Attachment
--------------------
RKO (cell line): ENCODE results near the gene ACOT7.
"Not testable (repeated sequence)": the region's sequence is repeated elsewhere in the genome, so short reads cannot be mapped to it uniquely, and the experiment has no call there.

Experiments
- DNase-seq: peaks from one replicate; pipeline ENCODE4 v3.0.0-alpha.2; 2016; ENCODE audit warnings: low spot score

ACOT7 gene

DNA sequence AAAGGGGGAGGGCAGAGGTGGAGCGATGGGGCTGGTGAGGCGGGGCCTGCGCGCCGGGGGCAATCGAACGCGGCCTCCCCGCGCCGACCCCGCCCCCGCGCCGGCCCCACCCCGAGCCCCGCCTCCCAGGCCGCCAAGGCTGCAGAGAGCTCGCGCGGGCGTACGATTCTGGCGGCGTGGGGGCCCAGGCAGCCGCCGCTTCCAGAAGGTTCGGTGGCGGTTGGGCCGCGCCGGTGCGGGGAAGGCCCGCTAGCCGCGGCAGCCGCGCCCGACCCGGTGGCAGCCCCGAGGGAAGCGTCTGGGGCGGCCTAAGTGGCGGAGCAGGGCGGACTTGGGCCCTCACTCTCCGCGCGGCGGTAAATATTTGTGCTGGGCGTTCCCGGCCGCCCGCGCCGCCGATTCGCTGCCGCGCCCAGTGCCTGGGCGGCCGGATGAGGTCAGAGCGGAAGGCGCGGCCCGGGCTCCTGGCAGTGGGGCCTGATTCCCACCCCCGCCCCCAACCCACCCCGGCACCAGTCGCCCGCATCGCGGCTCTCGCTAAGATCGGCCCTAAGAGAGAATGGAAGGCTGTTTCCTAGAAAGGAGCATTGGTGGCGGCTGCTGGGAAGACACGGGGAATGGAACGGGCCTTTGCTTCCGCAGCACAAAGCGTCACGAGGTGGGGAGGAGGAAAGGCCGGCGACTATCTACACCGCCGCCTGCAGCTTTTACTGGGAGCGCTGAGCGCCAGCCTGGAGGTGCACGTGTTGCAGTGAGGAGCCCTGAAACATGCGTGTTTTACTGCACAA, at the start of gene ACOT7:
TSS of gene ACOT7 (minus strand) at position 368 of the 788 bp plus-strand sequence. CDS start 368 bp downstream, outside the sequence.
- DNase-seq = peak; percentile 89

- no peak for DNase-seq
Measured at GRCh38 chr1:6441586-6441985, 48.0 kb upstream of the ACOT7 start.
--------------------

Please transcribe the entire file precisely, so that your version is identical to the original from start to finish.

RKO (cell line): ENCODE results near the gene ACOT7.
"Not testable (repeated sequence)": the region's sequence is repeated elsewhere in the genome, so short reads cannot be mapped to it uniquely, and the experiment has no call there.

Experiments
- DNase-seq: peaks from one replicate; pipeline ENCODE4 v3.0.0-alpha.2; 2016; ENCODE audit warnings: low spot score

ACOT7 gene

DNA sequence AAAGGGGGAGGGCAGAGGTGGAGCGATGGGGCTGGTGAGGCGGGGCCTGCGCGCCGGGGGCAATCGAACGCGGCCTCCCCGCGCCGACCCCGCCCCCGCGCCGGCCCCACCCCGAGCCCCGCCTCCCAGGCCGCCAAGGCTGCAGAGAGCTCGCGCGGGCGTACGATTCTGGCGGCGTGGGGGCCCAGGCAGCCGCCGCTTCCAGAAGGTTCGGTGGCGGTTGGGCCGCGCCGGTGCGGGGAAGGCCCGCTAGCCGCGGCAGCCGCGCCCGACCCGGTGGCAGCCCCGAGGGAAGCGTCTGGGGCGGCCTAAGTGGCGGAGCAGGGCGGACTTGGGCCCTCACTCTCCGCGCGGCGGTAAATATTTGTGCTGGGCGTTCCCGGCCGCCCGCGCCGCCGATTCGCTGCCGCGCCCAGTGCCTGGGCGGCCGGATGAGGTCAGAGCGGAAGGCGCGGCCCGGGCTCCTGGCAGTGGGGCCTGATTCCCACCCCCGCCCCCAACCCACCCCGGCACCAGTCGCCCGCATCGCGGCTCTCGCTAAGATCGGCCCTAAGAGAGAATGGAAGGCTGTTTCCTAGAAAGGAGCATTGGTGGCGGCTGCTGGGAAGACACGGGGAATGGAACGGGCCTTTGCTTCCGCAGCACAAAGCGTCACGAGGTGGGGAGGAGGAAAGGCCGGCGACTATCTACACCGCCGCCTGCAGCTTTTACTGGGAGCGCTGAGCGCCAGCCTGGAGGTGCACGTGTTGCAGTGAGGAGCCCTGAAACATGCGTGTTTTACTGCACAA, at the start of gene ACOT7:
TSS of gene ACOT7 (minus strand) at position 368 of the 788 bp plus-strand sequence. CDS start 368 bp downstream, outside the sequence.
- DNase-seq = peak; percentile 89

- no peak for DNase-seq
Measured at GRCh38 chr1:6441586-6441985, 48.0 kb upstream of the ACOT7 start.